Network access control evolved

Infonetics Research published a whitepaper discussing the evolution of network access control (NAC) solutions, stating that this technology is now capable of protecting networks from internal attacks and unmanaged devices -- with many enterprises missing out because "they're thinking of 2003 NAC instead of 2009 NAC".

The original intention of NAC was to prevent the spread of malware by preventing infected computers from accessing the network. Unfortunately, the complexity of deployments was deemed more painful than the problem they solved, and may companies found it difficult to justify the investment. In contrast, the latest generation of products are easier to deploy, gather more data, provide more information, and fit more use cases.

Infonetics noted three drivers behind the evolution of NAC products: explosive growth in the complexity of networks, across multiple technologies, multiple user types and multiple locations; increased diversification and sophistication of endpoint devices; and an increasing and mutating threat environment. As networks need to be open to "invisible, unmanaged and unprotected" devices like smartphones, there is a significant role for security solutions such as NAC to protect against breaches.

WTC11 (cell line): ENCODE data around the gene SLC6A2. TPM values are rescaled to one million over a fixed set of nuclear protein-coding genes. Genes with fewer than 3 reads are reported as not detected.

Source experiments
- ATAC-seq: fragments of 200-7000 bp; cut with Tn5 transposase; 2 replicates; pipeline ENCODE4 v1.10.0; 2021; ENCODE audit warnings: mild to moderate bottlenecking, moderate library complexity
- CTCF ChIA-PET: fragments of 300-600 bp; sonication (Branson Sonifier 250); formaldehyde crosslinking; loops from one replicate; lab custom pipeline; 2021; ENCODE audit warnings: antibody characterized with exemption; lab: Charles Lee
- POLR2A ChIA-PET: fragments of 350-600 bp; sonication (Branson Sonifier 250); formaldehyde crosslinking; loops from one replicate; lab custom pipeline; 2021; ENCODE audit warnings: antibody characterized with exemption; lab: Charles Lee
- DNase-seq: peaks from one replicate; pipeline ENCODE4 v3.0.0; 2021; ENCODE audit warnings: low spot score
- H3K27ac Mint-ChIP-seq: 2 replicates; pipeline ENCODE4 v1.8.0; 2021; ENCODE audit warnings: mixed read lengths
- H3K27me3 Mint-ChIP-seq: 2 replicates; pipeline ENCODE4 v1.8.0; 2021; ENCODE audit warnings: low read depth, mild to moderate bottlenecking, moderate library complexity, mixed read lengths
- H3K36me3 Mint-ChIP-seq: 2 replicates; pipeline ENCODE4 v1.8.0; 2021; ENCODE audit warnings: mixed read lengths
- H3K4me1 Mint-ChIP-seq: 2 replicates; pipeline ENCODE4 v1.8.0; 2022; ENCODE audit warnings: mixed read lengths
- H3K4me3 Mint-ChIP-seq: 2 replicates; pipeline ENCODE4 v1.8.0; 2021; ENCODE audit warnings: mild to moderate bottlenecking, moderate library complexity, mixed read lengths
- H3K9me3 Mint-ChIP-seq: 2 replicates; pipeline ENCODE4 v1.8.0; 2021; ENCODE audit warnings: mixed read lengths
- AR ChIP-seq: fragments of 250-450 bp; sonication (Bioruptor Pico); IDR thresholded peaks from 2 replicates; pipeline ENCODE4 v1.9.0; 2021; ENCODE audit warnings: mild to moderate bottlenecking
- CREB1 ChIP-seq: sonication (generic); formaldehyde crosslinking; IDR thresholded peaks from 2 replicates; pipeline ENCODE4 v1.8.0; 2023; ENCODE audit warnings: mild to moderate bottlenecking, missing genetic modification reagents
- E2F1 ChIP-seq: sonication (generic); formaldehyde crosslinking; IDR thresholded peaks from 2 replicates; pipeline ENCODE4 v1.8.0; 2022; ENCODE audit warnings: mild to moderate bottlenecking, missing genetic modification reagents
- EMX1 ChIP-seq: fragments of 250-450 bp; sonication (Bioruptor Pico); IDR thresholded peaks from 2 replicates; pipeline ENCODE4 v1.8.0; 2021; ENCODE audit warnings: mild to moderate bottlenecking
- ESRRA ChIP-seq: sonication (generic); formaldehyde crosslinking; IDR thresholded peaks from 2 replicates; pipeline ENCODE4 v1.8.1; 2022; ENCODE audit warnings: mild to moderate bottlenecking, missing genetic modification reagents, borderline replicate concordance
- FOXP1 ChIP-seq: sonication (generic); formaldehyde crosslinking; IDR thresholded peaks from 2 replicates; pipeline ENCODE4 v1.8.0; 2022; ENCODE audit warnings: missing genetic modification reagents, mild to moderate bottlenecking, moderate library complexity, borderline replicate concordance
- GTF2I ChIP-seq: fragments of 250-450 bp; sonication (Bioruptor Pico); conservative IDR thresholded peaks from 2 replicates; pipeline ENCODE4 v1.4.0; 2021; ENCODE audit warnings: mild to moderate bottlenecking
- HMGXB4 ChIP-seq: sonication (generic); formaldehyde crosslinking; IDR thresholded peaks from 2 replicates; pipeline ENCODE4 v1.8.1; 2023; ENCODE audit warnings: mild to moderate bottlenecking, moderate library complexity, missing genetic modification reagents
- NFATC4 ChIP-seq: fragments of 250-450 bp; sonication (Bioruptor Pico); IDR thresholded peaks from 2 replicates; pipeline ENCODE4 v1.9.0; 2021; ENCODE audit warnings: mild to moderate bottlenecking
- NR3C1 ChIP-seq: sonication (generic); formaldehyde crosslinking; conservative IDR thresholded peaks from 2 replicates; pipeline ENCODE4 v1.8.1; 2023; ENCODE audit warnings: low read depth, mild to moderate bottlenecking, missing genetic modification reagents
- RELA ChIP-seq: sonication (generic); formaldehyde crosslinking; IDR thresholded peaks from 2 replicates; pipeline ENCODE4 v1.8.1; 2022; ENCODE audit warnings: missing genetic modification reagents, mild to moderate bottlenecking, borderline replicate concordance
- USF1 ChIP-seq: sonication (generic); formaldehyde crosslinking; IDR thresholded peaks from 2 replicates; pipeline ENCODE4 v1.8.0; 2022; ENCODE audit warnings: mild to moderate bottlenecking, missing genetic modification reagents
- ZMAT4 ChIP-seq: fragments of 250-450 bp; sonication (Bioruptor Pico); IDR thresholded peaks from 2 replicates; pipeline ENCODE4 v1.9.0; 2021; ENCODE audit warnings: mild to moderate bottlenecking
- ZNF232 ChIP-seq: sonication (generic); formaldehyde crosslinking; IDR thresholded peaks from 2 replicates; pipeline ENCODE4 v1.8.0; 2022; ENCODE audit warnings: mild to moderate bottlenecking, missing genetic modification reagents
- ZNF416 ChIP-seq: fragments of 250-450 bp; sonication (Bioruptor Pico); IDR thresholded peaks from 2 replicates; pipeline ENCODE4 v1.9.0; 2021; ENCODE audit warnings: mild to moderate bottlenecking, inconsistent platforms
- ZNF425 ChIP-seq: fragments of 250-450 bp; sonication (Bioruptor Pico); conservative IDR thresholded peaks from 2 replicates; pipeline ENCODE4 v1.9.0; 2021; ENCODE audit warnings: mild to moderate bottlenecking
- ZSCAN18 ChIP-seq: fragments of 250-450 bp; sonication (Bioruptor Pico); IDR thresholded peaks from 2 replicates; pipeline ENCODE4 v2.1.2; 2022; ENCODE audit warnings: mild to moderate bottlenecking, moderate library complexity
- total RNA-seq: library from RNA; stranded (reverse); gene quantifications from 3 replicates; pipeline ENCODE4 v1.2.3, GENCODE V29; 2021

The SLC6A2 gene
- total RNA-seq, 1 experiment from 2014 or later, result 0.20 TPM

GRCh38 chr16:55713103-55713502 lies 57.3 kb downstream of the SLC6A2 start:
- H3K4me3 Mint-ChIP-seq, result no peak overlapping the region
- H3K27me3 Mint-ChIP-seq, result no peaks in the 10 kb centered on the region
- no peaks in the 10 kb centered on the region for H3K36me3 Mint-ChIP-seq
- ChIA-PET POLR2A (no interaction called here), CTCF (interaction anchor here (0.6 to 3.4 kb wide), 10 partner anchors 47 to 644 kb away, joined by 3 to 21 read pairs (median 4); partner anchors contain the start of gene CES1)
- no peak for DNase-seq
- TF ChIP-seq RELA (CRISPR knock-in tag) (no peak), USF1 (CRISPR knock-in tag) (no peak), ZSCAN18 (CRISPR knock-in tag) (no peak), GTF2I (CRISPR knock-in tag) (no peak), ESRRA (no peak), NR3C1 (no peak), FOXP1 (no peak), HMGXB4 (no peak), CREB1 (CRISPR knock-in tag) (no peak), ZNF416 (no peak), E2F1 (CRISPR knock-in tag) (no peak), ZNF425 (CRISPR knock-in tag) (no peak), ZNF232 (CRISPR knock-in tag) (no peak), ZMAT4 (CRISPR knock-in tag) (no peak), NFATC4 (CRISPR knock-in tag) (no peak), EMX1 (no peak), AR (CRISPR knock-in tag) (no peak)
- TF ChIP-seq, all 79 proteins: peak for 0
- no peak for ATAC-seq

The latest technologies provide the opportunity for businesses to monitor what is connected to the network in real-time, in order to generate information which can be used to create policies for control, management and compliance. They also provide the opportunity to monitor the applications and operating systems of devices connected to the network, enabling vulnerabilities to be plugged, defences hardened and threats eliminated. NAC can also detect peripheral storage devices, classify them, and depending on policy block them from connecting.

Infonetics' analysis of the benefits of NAC align with some issues which are occurring in the real world, today. Within the last few weeks, malicious code was discovered which compromises the security of Apple's iPhone, which may have proved costly if enterprise devices were affected (enterprise smartphone security is discussed here). And we have already discussed the case when a virus was introduced into a computer network by a rogue USB stick -- not a malicious act, but an accident which ended up costing more than £500,000.

Jeff Wilson, Principal Analyst for Security at Infonetics, said: "Advances in the intelligence of NAC solutions have transformed NAC from a simple tool for preventing the spread of malware to a rich source of knowledge and a powerful security policy enforcement engine".

The whitepaper can be downloaded here.

Anthony Plewes

After a Masters in Computer Science, I decided that I preferred writing about IT rather than programming. My 20-year writing career has taken me to Hong Kong and London where I've edited and written for IT, business and electronics publications. In 2002 I co-founded Futurity Media with Stewart Baines where I continue to write about a range of topics such as unified communications, cloud computing and enterprise applications.